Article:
GRAND JUNCTION, Colo. (KKCO/KJCT)-- On Tuesday, Colorado Attorney General's office announced two new state-wide initiatives for teen suicide prevention.
The money isn't just being spent on the Front Range either. Up to 40 schools in Colorado will be getting new suicide prevention programs.
"Just like we know that a disease process can spread through a social network, so can positive things like resiliency, and hope, and connections and help-seeking behaviors," said Scott LoMurray with Sources of Strength.
The Attorney General's office is giving $200,000 for those schools, which have yet to be determined, to be put into effect the Sources of Strength program.
"We come in and we train and empower diverse peer leaders supported by caring connected adult advisers," LoMurray said.
That means kids help other kids by creating a welcoming and supportive environment at school.
"Adults can talk as much as they want, but kids hear it from each other," said Cathy Ebel the prevention services coordinator for School District 51 in Mesa County.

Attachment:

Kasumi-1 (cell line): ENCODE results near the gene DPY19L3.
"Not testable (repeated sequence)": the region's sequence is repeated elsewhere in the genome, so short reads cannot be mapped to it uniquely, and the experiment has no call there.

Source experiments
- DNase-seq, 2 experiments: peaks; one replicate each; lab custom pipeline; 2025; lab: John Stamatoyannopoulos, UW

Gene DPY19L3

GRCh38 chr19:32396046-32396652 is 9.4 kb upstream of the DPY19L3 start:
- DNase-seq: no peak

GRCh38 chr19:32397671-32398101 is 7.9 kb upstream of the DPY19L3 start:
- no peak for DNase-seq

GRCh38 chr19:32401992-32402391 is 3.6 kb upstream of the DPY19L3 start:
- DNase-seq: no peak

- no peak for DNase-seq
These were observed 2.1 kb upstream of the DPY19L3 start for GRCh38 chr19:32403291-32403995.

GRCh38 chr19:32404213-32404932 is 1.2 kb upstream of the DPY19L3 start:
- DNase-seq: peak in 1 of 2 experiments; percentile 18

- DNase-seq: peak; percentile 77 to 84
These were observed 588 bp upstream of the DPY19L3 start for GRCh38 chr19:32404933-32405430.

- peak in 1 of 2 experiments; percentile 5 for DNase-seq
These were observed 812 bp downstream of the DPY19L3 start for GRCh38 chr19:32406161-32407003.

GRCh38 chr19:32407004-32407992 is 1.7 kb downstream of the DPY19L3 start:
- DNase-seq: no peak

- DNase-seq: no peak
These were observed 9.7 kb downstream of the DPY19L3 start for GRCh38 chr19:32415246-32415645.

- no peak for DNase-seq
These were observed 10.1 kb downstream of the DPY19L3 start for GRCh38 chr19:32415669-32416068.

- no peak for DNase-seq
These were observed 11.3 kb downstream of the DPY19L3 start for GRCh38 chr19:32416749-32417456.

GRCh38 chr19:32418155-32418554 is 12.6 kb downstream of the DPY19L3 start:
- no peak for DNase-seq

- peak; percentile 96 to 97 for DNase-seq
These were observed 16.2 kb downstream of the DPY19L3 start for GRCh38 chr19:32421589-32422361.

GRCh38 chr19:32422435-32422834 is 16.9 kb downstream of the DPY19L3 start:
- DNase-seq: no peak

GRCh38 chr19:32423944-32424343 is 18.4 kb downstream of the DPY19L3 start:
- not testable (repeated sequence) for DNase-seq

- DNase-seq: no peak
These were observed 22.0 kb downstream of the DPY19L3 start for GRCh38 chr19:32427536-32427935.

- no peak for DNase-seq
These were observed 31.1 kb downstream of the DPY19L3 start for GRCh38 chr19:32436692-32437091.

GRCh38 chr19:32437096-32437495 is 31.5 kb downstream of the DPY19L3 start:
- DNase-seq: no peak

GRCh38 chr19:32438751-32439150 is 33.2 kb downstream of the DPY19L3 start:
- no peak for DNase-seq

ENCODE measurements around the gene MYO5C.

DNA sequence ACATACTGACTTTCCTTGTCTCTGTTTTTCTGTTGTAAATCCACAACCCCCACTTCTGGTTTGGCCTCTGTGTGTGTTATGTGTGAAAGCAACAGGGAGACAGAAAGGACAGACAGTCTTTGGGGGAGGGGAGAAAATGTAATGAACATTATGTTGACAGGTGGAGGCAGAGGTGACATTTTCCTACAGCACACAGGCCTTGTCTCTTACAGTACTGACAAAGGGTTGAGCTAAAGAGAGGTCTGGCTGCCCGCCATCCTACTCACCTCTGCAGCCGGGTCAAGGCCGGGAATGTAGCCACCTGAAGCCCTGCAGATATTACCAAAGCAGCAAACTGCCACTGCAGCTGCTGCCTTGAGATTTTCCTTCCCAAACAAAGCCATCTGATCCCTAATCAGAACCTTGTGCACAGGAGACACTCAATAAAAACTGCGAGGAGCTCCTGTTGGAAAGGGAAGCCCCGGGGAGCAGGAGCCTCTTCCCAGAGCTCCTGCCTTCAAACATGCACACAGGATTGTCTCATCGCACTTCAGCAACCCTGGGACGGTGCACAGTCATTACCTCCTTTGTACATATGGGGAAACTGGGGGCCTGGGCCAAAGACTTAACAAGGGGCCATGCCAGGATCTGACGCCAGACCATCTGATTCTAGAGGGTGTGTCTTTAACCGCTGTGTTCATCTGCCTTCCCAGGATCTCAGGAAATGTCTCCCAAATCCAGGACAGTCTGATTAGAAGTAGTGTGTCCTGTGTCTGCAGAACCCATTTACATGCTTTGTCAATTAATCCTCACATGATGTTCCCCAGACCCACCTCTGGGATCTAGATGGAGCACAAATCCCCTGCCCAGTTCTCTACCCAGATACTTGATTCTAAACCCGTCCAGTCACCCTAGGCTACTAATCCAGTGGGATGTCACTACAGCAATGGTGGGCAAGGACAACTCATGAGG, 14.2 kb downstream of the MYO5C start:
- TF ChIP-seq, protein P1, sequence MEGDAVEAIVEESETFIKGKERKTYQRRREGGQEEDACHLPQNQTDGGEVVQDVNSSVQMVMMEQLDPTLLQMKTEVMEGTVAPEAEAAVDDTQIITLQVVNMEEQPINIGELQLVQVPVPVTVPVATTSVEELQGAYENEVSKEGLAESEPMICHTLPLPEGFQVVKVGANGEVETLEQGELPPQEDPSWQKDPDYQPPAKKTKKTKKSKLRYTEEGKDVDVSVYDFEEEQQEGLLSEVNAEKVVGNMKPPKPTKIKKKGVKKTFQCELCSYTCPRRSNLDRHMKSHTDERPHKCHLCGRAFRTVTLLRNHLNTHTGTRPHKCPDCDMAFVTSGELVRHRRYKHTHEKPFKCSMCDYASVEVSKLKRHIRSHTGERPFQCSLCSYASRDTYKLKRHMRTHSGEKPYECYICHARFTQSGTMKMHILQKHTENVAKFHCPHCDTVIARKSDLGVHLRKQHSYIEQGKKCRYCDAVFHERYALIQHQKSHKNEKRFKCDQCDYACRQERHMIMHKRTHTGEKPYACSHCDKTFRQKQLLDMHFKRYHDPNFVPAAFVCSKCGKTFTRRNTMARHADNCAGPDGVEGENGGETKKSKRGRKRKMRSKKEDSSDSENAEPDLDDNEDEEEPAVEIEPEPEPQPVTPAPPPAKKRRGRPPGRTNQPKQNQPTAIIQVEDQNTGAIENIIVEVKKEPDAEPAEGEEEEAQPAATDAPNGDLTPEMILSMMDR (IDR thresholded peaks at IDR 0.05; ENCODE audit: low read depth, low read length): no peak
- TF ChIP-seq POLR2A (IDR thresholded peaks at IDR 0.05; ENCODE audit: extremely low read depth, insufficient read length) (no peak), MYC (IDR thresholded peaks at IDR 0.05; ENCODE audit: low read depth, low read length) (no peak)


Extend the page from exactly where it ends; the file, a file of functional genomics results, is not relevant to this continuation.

Sources of Strength has been in a few schools in District 51 for the past four years, but it was supported by a grant that ran out last year.
"I think our kids feel good about being the messengers and being part of the solution," Ebel said. "So this year thankfully we're getting support from the Attorney General's office to have schools trained in sources of strength."
Sources of Strength isn't the only initiative the Attorney General's office is pushing out for Colorado. They'll be providing close to another $200,000 to research trends and patterns in suicide behaviors in four Colorado counties, Mesa County is one of them. La Plata, El Paso and Pueblo counties are the others.
"We don't want kids to feel like they're responsible for other people's mental health, what we do want and what kids want is 'how do I know' and 'what do I do if I find out,'" Ebel said.
Sources of Strength stands for the different ways kids can feel connected and find their strength, some of those include healthy activities, mentors and positive friends and family support.
Last summer, District 51 also passed a board measure that every child from 3rd through 12th grades will have access to a crisis counselor.
For anyone experiencing crisis, they can call 1-844-493-TALK (8255).